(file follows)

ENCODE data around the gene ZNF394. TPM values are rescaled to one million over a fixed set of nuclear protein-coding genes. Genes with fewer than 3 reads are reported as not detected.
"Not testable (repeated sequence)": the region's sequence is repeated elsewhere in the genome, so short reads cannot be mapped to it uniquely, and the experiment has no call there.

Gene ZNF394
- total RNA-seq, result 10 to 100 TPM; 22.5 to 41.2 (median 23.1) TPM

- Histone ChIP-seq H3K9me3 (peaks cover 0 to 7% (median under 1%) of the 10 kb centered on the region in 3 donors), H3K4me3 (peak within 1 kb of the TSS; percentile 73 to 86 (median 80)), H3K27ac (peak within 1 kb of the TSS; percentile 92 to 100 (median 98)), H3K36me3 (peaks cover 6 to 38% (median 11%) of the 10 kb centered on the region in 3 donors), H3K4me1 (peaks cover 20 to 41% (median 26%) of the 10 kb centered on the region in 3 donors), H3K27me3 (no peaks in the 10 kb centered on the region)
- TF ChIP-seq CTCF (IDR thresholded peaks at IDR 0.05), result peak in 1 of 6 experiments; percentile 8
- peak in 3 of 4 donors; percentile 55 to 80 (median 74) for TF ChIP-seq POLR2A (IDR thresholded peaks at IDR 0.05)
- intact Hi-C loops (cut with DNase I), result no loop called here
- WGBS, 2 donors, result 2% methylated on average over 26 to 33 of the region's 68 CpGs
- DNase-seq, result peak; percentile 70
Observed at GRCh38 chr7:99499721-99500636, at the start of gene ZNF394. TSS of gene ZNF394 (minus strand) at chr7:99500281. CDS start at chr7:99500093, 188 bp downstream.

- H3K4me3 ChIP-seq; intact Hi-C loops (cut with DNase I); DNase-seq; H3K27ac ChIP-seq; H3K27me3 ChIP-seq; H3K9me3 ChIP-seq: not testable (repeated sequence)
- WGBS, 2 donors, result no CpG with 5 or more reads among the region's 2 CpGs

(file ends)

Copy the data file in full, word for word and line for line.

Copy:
ENCODE data around the gene ZNF394. TPM values are rescaled to one million over a fixed set of nuclear protein-coding genes. Genes with fewer than 3 reads are reported as not detected.
"Not testable (repeated sequence)": the region's sequence is repeated elsewhere in the genome, so short reads cannot be mapped to it uniquely, and the experiment has no call there.

Gene ZNF394
- total RNA-seq, result 10 to 100 TPM; 22.5 to 41.2 (median 23.1) TPM

- Histone ChIP-seq H3K9me3 (peaks cover 0 to 7% (median under 1%) of the 10 kb centered on the region in 3 donors), H3K4me3 (peak within 1 kb of the TSS; percentile 73 to 86 (median 80)), H3K27ac (peak within 1 kb of the TSS; percentile 92 to 100 (median 98)), H3K36me3 (peaks cover 6 to 38% (median 11%) of the 10 kb centered on the region in 3 donors), H3K4me1 (peaks cover 20 to 41% (median 26%) of the 10 kb centered on the region in 3 donors), H3K27me3 (no peaks in the 10 kb centered on the region)
- TF ChIP-seq CTCF (IDR thresholded peaks at IDR 0.05), result peak in 1 of 6 experiments; percentile 8
- peak in 3 of 4 donors; percentile 55 to 80 (median 74) for TF ChIP-seq POLR2A (IDR thresholded peaks at IDR 0.05)
- intact Hi-C loops (cut with DNase I), result no loop called here
- WGBS, 2 donors, result 2% methylated on average over 26 to 33 of the region's 68 CpGs
- DNase-seq, result peak; percentile 70
Observed at GRCh38 chr7:99499721-99500636, at the start of gene ZNF394. TSS of gene ZNF394 (minus strand) at chr7:99500281. CDS start at chr7:99500093, 188 bp downstream.

- H3K4me3 ChIP-seq; intact Hi-C loops (cut with DNase I); DNase-seq; H3K27ac ChIP-seq; H3K27me3 ChIP-seq; H3K9me3 ChIP-seq: not testable (repeated sequence)
- WGBS, 2 donors, result no CpG with 5 or more reads among the region's 2 CpGs